For the first time in six years, the number of medical school applicants has decreased by 0.2%, according to a study released by the AAMC, just this past week. Although this data reverses the trend of application increases over the last five years, competition is still strong with more than two applicants for every spot. In addition, the AAMC has been urging medical schools to increase enrollment by 30% by 2015 (compared to 2002 levels) in order to meet the expected medical needs of a growing and aging population.
AAMC CEO Dr. Darell Kirch emphasized, however, that in order to truly combat the projected physician shortage, more residency programs must be created. Medical school graduates must be able to receive the hands-on training in their specialties that such residency programs provide.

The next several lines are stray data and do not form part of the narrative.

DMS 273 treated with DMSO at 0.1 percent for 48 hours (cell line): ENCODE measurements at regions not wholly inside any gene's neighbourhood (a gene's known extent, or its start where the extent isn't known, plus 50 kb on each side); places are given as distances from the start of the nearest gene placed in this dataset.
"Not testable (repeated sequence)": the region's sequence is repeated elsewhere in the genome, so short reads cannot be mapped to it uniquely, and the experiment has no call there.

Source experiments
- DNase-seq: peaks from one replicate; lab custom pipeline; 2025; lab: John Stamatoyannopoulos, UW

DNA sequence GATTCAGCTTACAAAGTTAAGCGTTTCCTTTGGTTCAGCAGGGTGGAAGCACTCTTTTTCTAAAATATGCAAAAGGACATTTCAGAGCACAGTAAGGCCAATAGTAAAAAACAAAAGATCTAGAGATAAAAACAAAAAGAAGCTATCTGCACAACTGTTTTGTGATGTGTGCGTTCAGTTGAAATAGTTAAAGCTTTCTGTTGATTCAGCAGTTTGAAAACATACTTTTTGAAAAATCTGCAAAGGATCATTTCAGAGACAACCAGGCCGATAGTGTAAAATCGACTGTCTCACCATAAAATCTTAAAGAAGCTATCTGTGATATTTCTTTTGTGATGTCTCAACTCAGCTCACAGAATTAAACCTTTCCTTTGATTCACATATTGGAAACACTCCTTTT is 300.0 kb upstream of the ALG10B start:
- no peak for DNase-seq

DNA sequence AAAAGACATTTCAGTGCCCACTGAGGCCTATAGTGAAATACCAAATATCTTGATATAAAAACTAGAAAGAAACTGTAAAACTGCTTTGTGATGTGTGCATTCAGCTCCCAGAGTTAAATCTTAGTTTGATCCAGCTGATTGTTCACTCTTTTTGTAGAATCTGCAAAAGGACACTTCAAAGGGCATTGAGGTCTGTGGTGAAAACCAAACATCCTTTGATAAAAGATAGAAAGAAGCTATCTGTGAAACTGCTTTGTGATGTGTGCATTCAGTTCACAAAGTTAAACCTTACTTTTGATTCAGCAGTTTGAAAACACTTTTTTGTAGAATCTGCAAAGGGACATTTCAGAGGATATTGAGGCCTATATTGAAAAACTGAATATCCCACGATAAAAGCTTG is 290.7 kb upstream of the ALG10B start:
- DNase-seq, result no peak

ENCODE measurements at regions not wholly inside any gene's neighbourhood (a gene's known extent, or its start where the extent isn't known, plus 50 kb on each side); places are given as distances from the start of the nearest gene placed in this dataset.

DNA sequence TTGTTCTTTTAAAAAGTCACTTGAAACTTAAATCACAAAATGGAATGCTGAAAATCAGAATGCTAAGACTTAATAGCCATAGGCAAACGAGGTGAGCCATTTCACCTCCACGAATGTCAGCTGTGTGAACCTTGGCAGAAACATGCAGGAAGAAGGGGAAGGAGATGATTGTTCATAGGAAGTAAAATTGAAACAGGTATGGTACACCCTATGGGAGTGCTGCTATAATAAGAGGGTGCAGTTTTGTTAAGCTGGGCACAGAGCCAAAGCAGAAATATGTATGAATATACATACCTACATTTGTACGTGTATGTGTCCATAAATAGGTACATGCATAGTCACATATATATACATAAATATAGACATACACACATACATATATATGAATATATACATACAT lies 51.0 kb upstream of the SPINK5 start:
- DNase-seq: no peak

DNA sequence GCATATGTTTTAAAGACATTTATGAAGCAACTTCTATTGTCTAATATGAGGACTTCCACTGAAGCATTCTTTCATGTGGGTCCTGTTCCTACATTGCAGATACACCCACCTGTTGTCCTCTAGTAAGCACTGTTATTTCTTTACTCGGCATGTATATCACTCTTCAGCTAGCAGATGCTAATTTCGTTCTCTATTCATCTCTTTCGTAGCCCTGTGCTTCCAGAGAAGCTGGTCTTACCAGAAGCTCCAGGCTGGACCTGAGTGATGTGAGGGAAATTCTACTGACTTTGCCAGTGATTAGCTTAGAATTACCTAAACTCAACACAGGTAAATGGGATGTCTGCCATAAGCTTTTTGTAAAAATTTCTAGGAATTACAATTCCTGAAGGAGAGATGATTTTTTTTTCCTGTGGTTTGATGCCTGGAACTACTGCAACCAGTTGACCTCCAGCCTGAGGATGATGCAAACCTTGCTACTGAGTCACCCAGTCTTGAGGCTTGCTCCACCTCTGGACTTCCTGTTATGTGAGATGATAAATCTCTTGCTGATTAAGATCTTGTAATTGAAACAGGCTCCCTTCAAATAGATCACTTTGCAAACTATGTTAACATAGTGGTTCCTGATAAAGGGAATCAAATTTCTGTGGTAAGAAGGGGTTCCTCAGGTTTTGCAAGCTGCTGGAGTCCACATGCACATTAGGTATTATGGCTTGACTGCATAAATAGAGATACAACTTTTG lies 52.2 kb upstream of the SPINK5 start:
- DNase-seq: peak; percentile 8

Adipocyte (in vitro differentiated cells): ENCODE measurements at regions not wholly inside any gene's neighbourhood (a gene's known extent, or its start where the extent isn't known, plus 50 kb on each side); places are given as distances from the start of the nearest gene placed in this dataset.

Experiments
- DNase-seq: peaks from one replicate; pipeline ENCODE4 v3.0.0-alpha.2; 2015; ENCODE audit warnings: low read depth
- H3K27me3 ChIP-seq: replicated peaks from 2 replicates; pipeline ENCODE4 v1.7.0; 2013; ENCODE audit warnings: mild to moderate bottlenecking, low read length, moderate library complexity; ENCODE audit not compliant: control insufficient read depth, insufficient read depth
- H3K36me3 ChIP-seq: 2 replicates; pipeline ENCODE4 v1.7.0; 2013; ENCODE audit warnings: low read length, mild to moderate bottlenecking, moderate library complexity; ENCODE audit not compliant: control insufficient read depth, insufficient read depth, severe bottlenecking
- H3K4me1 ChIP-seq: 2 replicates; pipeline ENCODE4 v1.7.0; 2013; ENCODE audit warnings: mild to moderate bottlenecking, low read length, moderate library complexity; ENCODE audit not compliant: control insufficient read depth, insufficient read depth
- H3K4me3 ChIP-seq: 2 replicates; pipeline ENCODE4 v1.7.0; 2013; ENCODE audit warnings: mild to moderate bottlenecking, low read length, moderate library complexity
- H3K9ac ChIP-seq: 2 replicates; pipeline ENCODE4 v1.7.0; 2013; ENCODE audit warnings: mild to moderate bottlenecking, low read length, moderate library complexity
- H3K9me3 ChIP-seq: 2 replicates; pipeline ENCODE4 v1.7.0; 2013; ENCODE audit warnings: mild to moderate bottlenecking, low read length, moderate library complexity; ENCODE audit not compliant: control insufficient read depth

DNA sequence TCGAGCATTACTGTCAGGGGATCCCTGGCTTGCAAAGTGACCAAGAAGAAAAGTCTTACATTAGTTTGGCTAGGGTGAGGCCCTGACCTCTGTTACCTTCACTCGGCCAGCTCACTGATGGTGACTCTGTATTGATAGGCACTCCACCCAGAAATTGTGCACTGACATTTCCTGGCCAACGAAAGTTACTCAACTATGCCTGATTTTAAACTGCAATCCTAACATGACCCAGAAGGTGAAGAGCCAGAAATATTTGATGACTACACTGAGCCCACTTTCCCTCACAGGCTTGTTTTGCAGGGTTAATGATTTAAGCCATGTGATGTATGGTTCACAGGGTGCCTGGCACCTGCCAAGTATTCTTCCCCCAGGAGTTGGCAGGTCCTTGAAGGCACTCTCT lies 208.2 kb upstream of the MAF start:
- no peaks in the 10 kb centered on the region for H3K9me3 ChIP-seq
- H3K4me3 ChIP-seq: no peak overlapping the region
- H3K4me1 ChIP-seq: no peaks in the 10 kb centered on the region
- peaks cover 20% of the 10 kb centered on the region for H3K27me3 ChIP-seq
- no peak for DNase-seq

A few statistical highlights:
- In 2008, there were 42,231 medical school applicants, compared to 42,315 in 2007; a 0.2% decrease.
- In 2008, 18,036 students enrolled in medical school programs, compared to 17,759 in 2007; a 1.6% increase.
- 47.8% of 2008 med school enrollees were women, compared to the 52.2% that were men.
- In 2008, The AAMC added three new medical schools to its membership, bringing the total number of accredited U.S. medical schools to 129.
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